Chowrasta Road, George Town, Penang (2)

Chowrasta Road, George Town. Market activities from Chowrasta Market (right) spill out onto the road every morning, creating a street market that occupies the entire stretch of Chowrasta Road.

Chowrasta Road is a narrow two-way road within George Town's UNESCO World Heritage Site. It is particularly famous for the Chowrasta Market, from where market vendors spill out onto the road every morning. It runs from northwest to southeast between Penang Road and Jalan Kuala Kangsar.

Chowrasta Road sign, George Town, Penang

A bilingual Chowrasta Road sign, featuring its Chinese name.

The road was initially part of the massive Indian portion of George Town, which explains its name, of Indian origin. In the 19th. century, Indian traders would sell fish and poultry along the road. The adjacent Chowrasta Market was built in 1890.

Today, Chowrasta Road is alive with market activities every morning. One can find various local produce and snacks, such as fried and popiah.


Chowrasta is an Urdu word, meaning four cross roads. This could refer to the roads surrounding Chowrasta Market itself - Penang Road, Chowrasta Road, Jalan Kuala Kangsar and Tamil Street.

The adjacent Chowrasta Market was also known by the Chinese as Keh1 Leng2 Na4 Barn3 san1 in Hokkien and Kit-Leng Pa Sat in Cantonese. Both terms meant the southern Indian market.


Chowrasta Road has been in existence since the 19th. century, when the area was part of a larger Indian-dominated portion of George Town. The Tamils, in particular, had settled around the site where Chowrasta Market now stands in the mid-19th. century.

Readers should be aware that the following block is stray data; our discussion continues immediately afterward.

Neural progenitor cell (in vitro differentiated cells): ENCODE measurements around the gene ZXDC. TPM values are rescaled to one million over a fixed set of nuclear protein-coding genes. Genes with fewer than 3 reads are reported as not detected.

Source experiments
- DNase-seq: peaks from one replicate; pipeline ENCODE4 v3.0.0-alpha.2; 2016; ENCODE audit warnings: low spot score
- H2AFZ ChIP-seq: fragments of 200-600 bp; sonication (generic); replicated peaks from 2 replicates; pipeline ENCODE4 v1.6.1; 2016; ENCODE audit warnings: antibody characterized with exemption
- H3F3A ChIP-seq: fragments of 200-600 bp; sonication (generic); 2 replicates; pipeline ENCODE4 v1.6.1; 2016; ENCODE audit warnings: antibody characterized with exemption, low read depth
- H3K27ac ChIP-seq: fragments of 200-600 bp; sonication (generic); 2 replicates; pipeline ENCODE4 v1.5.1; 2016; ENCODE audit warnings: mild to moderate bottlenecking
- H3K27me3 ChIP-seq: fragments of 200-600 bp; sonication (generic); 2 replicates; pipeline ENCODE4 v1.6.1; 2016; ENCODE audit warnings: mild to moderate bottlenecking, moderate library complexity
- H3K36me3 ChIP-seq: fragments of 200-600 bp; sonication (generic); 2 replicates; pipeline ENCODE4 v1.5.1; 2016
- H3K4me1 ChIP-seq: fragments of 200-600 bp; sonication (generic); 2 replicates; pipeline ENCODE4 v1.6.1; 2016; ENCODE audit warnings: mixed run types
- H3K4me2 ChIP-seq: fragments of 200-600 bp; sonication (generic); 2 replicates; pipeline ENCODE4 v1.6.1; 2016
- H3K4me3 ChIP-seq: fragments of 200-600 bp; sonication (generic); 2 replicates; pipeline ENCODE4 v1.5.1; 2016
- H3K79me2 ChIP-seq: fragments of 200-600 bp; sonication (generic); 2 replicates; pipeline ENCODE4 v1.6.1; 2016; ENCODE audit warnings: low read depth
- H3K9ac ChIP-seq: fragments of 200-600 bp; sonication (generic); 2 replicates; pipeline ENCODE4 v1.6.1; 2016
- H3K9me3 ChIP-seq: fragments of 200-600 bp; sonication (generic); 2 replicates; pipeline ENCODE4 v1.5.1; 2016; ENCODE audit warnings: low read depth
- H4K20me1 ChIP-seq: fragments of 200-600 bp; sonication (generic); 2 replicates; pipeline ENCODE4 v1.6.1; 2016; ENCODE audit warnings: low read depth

As a result, most traders along Chowrasta Road were ethnic Indians. They sold mostly fish and poultry. Also, at the time, freed Indian convicts often found employment inside Chowrasta Market.

Chowrasta Market, George Town, Penang (old)

Chowrasta Market, after its completion in 1890.

However, a significant demographic shift gradually occurred towards the end of the 19th. century, The Chinese began to move into the previously Indian dominated parts of town, such as Chulia Street. This shift is also evident along Chowrasta Road; most vendors are Chinese instead of Indian.

Chowrasta Market (old picture), George Town, Penang

Chowrasta Market in the 1970s

In 1890, the Chowrasta Market was first built by the George Town Municipal Council. It was then replaced with a newer structure in 1961, which still stands to this day. The market, which has underwent renovations in 2015, is one of the busiest wet markets in George Town and is the place to be to obtain Penang produce, such as preserved nutmegs and tau sar pneah.

Chowrasta Road, George Town, Penang

Chowrasta Road stretches along the northern side of Chowrasta Market (right).

Notable Landmark

Chowrasta Market

Street Market

Penang popiah

Popiah, a type of spring roll ubiquitous in both Singapore and Malaysia.

Every morning, market activities spill out onto Chowrasta Road, creating a street market. You can find numerous local produce and snacks at dirt cheap prices, ranging from fresh vegetables to charcoal-baked nuts and popiah, a type of Malaysian/Singaporean spring roll.

Uncle Lim Popiah, Chowrasta Road, George Town, Penang

Uncle Lim's Popiah Stall is the place to go for fresh hand-made popiah skins.

A particular stall run by an Uncle Lim serves his trademark handmade popiah skins. One can observe him deftly making popiah skins by hand in the open. It is among the place to be to buy the best popiah skins on Penang Island, so much so that even the famous Hong Kong chef, Martin Yan, paid the stall a visit in 2015.

Political Representation

Penang State Government

N.28 Komtar State Assemblyman : Teh Lai Heng (Democratic Action Party)

Malaysian Federal Parliament

P.049 Tanjong Member of Parliament : Ng Wei Aik (Democratic Action Party)


  1. Khoo S.N., 2007. Streets of George Town, Penang. Areca Books.